Surgery for a fracture of the hip within 24 hours of admission is independently associated with reduced short-term post-operative complications

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Abstract

Aims

We aimed to characterise the effect of expeditious hip fracture surgery in elderly patients within 24 hours of admission on short-term post-operative outcomes.

Patients and Methods

Patients age 65 or older that underwent surgery for closed femoral neck and intertrochanteric hip fractures were identified from the American College of Surgeons National Surgical Quality Improvement Program between 2011 and 2014. Multivariable propensity-adjusted logistic regressions were performed to determine associations between early surgery within 24 hours and post-operative complications, controlling for selection bias in patients undergoing early surgery based on observable characteristics.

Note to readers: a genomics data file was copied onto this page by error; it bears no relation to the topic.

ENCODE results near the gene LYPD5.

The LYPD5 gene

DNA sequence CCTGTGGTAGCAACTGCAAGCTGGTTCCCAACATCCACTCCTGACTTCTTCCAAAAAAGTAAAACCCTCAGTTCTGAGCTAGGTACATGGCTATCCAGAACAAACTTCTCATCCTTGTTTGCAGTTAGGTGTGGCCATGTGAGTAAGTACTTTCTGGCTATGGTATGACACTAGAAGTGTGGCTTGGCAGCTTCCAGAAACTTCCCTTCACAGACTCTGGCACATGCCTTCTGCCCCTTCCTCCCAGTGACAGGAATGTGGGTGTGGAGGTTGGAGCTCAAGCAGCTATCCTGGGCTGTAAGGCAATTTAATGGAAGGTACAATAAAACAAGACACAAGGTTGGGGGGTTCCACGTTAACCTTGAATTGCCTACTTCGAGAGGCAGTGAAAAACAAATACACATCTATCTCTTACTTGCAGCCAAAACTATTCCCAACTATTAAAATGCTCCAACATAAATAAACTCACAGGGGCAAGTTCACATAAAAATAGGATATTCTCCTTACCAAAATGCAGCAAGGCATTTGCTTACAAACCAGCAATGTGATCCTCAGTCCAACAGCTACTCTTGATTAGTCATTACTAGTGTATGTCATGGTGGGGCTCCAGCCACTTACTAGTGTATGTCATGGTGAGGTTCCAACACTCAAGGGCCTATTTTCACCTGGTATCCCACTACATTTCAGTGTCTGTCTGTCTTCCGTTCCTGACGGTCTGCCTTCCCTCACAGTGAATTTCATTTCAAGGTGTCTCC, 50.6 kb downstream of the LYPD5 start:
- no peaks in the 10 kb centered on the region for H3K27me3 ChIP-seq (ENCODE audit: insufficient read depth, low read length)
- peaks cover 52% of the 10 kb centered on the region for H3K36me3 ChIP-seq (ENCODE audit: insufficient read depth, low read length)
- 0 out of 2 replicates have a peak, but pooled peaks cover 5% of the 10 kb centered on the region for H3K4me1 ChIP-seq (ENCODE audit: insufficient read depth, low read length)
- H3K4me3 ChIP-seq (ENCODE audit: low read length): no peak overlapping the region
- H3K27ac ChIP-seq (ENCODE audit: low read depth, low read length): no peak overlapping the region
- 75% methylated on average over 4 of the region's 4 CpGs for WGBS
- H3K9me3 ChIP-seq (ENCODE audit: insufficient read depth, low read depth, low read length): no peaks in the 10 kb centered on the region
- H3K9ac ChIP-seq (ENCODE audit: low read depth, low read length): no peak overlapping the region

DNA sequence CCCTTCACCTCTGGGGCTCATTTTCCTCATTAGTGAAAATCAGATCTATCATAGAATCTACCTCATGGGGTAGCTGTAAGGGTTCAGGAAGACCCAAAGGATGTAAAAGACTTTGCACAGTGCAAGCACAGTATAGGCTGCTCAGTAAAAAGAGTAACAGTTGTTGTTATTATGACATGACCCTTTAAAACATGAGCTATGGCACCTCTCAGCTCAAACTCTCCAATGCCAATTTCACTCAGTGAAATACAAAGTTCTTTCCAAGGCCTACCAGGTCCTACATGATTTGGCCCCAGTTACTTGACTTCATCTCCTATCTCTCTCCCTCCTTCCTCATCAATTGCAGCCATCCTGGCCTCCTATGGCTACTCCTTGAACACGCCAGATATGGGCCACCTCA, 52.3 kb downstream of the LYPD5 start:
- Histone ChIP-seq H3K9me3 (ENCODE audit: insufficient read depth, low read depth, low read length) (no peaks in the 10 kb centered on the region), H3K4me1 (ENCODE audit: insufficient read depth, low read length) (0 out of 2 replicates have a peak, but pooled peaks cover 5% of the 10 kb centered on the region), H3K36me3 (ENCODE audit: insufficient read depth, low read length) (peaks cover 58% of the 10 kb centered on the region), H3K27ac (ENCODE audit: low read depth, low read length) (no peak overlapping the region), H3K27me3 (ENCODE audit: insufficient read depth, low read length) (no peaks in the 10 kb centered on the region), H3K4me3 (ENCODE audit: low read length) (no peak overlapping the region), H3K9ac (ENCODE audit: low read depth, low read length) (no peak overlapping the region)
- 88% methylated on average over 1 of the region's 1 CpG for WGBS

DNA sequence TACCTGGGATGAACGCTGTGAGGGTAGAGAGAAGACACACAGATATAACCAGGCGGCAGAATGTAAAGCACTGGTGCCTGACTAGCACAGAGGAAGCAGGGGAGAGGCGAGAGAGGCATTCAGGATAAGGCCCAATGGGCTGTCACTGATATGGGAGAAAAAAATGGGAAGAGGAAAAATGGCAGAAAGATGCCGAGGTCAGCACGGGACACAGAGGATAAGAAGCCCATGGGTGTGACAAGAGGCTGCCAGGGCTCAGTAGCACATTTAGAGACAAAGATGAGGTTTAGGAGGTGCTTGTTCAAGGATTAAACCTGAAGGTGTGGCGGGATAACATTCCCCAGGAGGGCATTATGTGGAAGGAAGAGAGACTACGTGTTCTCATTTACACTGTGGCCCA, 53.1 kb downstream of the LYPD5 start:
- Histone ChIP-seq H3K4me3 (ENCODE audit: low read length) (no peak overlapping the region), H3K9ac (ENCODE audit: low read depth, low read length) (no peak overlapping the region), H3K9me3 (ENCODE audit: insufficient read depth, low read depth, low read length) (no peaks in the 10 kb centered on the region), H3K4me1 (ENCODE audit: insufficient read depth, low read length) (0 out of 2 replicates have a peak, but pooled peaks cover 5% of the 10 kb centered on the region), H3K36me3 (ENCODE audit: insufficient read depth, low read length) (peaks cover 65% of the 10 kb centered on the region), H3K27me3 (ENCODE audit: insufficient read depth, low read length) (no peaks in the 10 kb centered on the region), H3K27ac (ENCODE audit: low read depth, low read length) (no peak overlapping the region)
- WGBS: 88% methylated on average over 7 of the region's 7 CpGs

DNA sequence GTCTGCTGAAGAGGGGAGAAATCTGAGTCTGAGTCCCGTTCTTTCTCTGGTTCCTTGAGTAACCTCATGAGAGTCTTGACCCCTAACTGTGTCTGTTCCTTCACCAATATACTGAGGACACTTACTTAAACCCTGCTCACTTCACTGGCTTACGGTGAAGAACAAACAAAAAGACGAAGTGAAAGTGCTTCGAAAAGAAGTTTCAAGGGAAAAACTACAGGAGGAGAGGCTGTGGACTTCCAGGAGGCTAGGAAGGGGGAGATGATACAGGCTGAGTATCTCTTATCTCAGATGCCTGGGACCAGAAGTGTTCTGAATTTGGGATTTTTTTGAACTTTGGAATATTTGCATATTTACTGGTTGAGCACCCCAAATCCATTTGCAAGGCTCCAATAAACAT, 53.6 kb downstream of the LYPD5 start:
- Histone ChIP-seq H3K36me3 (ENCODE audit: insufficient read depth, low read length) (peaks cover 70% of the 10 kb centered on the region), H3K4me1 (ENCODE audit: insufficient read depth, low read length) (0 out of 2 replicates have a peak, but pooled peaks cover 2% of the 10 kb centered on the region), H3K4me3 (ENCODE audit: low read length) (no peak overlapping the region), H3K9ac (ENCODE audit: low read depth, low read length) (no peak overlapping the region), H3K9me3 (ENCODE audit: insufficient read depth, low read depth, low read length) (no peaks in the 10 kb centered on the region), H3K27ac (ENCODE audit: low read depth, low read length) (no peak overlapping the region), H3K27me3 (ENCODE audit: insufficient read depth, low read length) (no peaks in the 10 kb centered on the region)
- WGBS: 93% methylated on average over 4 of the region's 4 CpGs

Results

A total of 26 051 patients were included in the study; 5921 (22.7%) had surgery within 24 hours of admission, while 20 130 (77.3%) patients had surgery after 24 hours. Propensityadjusted multivariable logistic regressions demonstrated that surgery within 24 hours was independently associated with lower odds of respiratory complications including pneumonia, failure to extubate, or reintubation (odds ratio (OR) 0.78, 95% confidence interval (CI) 0.67 to 0.90), and extended length of stay (LOS) defined as ≥ 6 days (OR 0.84, 95% CI 0.78 to 0.90).

Conclusion

In elderly patients with hip fractures, early surgery within 24 hours of admission is independently associated with less pulmonary complications including pneumonia, failure to extubate, and reintubation, as well as shorter LOS.

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